Charlie’s Group Ltd has appointed Hunter to look after its array of refreshing beverages, handing the Charlie’s and Phoenix Organics folios in Australia and New Zealand to the trans-Tasman indie “cloud agency”.
Ron Curteis, marketing and export manager for Charlie’s, says he wanted “an independent agency that could work in both markets simultaneously rather than appointing two separate agencies”. Charlie’s worked with Consortium a couple of years ago but Hunter’s Auckland-based creative director Matthew Gibbins says much of its work has been done by an in-house team more recently. As such, there was no pitch involved.
Gibbins says Charlie’s fits in well with the agency’s desire to work with entrepreneurs and challenger brands and the initial focus will be on launching Charlie’s into Melbourne, while maintaining the brands in New Zealand.
He says they toyed with the idea of giving Charlie’s an Australian personality, but, obviously, no-one likes an Australian personality, so the colloquial Kiwi approach and the cheeky, humble tone of voice used in New Zealand will be maintained. He believes this quintessential Antipodean brand, “an honest grafter” that was created by a few mates and fought against the big boys, will resonate well with Aussie consumers.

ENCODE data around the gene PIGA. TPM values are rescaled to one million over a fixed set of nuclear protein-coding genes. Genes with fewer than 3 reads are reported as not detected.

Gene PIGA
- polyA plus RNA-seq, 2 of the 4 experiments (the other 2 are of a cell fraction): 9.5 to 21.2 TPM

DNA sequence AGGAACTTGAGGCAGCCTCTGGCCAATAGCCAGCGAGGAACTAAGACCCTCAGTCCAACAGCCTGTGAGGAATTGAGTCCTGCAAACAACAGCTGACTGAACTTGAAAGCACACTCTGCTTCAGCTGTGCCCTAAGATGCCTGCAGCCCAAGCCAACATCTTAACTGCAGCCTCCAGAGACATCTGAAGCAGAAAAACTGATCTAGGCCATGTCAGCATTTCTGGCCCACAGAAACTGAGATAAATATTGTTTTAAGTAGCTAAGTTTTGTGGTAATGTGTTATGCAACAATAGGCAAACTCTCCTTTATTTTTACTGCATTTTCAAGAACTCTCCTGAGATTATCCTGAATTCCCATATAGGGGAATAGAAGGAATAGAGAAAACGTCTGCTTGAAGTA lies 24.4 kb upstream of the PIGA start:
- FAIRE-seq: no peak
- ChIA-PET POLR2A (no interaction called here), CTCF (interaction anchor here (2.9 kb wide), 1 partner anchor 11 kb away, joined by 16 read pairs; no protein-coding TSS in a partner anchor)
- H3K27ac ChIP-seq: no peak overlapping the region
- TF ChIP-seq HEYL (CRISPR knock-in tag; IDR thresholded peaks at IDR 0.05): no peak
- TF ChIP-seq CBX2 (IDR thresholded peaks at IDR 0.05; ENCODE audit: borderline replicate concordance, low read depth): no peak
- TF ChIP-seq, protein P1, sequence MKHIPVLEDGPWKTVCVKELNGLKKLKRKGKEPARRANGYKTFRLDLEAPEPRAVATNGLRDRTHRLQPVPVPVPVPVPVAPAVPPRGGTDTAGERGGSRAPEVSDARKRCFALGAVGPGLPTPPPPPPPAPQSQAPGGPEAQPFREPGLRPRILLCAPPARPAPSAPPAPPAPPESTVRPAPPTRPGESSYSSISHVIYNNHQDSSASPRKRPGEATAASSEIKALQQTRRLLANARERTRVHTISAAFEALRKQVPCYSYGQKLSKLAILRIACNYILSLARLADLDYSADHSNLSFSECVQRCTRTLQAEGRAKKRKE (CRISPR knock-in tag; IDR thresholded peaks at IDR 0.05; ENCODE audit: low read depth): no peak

Gibbins has a stellar juice heritage, having previously worked across the successful Innocent drinks brand for five years in the UK, a company he says has a similar business perspective and brand personality to Charlie’s.
Phoenix Organics started working with natural and organic ingredients pretty early on in 1986 and joined the Charlie’s Group in 2005. Today they have six product ranges – organic sugar and honey sweetened soft drinks, sparkling fruit juice drinks, mineral waters, juices and hot beverage concentrates (like Phoenix Chai).
Hunter has pegged itself as a creative agency with a digital heart and its philosophy is to offer clients a local presence but also tap into worldwide thinking and ideas. Partner Simon Hakim says digital technology has developed to such an extent that agency talent doesn’t have to be in the same office or country anymore because creative and strategy can be produced within the “agency cloud”, with communication kept up with the use of Skype, Twitter and Facebook.
“After all, why can’t a client in Norway or London benefit from brains in New Zealand or Australia and vice versa?” he says.